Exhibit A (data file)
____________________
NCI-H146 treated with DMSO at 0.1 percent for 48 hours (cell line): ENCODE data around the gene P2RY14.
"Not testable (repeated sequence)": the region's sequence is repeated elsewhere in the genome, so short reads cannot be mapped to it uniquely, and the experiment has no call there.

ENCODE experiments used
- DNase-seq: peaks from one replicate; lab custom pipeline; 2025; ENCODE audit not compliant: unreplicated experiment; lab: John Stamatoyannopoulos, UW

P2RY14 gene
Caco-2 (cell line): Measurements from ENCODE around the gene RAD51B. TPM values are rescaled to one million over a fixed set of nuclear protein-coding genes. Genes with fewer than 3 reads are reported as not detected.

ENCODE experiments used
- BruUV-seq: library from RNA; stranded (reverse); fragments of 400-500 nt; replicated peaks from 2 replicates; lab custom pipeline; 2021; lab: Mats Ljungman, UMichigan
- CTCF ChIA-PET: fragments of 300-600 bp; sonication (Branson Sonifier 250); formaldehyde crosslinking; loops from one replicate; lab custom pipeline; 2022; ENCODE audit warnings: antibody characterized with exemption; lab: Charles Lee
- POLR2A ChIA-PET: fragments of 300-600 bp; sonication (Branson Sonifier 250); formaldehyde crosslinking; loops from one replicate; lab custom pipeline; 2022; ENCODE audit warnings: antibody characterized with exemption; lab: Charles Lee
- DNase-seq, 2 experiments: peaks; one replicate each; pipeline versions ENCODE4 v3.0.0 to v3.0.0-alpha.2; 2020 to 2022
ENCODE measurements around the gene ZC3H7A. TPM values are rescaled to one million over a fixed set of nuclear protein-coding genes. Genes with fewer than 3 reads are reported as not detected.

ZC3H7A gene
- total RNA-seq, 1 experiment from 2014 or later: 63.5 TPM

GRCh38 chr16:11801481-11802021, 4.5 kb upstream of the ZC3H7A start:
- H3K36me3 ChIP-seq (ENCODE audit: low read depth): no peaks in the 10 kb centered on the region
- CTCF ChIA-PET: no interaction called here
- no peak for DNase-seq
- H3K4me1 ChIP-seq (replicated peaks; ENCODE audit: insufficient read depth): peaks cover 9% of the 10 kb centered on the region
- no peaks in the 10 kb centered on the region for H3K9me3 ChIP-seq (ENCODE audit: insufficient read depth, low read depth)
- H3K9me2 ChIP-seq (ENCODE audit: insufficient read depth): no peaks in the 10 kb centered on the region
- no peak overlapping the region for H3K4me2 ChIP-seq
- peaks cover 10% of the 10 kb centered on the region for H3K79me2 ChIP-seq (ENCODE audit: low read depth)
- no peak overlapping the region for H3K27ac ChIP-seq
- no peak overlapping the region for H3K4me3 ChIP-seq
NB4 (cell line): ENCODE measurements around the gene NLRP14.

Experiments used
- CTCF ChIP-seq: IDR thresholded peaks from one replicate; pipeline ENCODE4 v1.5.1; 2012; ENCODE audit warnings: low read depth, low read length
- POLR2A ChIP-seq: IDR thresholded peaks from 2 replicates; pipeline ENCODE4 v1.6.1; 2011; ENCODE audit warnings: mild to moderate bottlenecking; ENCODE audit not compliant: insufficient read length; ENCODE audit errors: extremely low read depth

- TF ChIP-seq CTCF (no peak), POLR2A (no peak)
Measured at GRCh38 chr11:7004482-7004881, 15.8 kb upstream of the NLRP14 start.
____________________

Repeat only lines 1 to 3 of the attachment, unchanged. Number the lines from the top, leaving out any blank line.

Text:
NCI-H146 treated with DMSO at 0.1 percent for 48 hours (cell line): ENCODE data around the gene P2RY14.
"Not testable (repeated sequence)": the region's sequence is repeated elsewhere in the genome, so short reads cannot be mapped to it uniquely, and the experiment has no call there.

ENCODE experiments used